Gov. Gretchen Whitmer signed 20 bipartisan bills reforming Michigan’s criminal justice system and aiming to prioritize alternatives to incarceration and arrests Monday.
The bills, sponsored by a variety of state senators and representatives from both parties, are based on recommendations from the Michigan Joint Task Force on Jail and Pretrial Incarceration The bills aim to find alternatives to jail time in cases where individuals do not pose a threat to public safety
Incarcerating individuals for probation violations, low-level driving infractions and misdemeanors was found to exhaust public resources without resulting in more secure communities, according to the task force’s findings.
Whitmer expressed her support for the bills in a Monday press release, saying they were an example of how bipartisanship results in good policy making.
“As a former prosecutor, I recognize how critical it is to take steps toward a smarter and more equitable justice system that not only saves taxpayer money, but keeps people in their communities,” Whitmer said. “Over the last two years, we’ve worked with leaders on both sides of the aisle to make Michigan a national leader on criminal justice reform … Today proves that it is possible to make tremendous progress to improve our state when we work together to get things done.”
Whitmer has previously received criticism for her administration’s criminal justice policy, particularly during the COVID-19 pandemic when cases ran rampant in prisons. In August, she signed an executive order aiming to improve testing and transfer protocols and limit the spread of COVID-19.
Criminal justice advocates have advocated for increased action, arguing more reform was necessary. As of Dec. 10, 44 percent of individuals housed by the Michigan Department of Corrections tested positive for the virus and 95 individuals had died as a result of COVID-19, according to the Free Press.
Michigan Senate Majority Leader Mike Shirkey helped create the task force to conduct research and inform the creation of legislation. In the Monday press release, Shirkey echoed Whitmer’s statement and said he was happy with the recently-signed bills.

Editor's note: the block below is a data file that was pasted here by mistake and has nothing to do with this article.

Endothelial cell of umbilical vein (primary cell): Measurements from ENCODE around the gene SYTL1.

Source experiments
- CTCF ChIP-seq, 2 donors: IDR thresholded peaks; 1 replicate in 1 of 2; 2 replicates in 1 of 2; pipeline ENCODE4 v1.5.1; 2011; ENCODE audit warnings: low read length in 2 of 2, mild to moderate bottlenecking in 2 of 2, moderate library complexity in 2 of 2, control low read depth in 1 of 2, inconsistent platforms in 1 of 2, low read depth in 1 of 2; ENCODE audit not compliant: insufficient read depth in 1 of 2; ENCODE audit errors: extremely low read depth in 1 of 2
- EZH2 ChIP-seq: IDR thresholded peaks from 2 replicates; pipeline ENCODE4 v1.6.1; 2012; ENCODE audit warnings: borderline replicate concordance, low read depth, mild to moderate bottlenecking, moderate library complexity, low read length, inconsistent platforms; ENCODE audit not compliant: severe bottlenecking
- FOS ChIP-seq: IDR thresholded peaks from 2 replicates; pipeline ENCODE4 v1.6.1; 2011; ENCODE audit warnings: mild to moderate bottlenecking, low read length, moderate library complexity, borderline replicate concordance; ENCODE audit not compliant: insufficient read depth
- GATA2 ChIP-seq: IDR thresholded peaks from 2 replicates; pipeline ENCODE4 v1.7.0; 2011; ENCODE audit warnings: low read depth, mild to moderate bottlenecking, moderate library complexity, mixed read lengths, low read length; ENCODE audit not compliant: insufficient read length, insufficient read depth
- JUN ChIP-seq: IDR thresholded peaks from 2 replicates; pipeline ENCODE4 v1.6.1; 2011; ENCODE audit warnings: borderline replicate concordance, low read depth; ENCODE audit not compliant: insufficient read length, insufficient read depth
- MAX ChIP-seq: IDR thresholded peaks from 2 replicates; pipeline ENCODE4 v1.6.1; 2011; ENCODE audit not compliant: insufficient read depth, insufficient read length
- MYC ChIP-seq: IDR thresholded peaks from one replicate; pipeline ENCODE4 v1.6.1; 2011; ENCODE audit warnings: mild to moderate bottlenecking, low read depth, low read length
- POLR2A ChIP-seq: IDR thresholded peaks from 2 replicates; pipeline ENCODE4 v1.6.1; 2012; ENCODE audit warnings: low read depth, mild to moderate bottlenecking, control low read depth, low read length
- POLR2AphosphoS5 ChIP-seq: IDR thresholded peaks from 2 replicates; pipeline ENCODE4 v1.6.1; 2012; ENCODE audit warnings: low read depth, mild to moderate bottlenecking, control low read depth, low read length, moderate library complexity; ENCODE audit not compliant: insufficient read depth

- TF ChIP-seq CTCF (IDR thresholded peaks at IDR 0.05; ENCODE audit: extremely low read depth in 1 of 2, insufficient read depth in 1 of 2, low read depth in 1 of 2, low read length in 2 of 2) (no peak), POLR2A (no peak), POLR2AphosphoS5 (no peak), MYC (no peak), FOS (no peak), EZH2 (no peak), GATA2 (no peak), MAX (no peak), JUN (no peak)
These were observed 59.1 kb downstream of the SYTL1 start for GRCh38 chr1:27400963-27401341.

“This is not reactionary policy — it’s thoughtful and purposeful,” Shirkey said. “These bills are rooted in data, informed by research, and built on the consensus and compromise of a diverse group of stakeholders.”
The task force, led by Lt. Gov. Garlin Gilchrist II and Michigan Supreme Court Chief Justice Bridget Mary McCormack, included nonprofit organizations such as Safe & Just Michigan and the Detroit Justice Center, as well as other lawmakers, experts and stakeholders. Input from prosecutors, judges, sheriffs, crime victims, reform advocates and members of the public was also taken into account.
McCormack said in the press release although more work needs to be done, she believes these bills are helpful and bring Michigan to the forefront of criminal justice reform.
“Our courts and justice system belong to the people, and these reforms reflect a consensus-based process that brought together all who share our commitment to fairness, accountability, transparency, and efficiency,” McCormack said. “We have more work to do to continue making Michigan even safer, but we are now a national leader in implementing criminal justice reform that is data-driven, informed by research, responsive to community input, and committed to building public trust.”
Sen. Jeff Irwin, D-Ann Arbor, sponsored one of the 20 signed bills, which was part of a “Clean Slate for Kids” package. The bill ensures the use of summonses, rather than arrests, for first time failures to appeal following a warrant. In a tweet Monday, Irwin discussed his bill and how he believes it will benefit Michiganders.
“(My bill) says that juveniles who commit crimes can have their record cleared if they get back on track and stay out of trouble for years,” Irwin wrote. “Like ‘Clean Slate’ bills for adult expungement, this bill allows juvenile court records to be expunged automatically for non-assaultive crimes and provides greater opportunities for a judge to review other requests for set asides.”
More bills from this task force will be considered next session, specifically regarding pretrial release and decreasing the use of jail time in instances related to behavioral health.
Daily News Editor Emma Ruberg can be reached at email@example.com.
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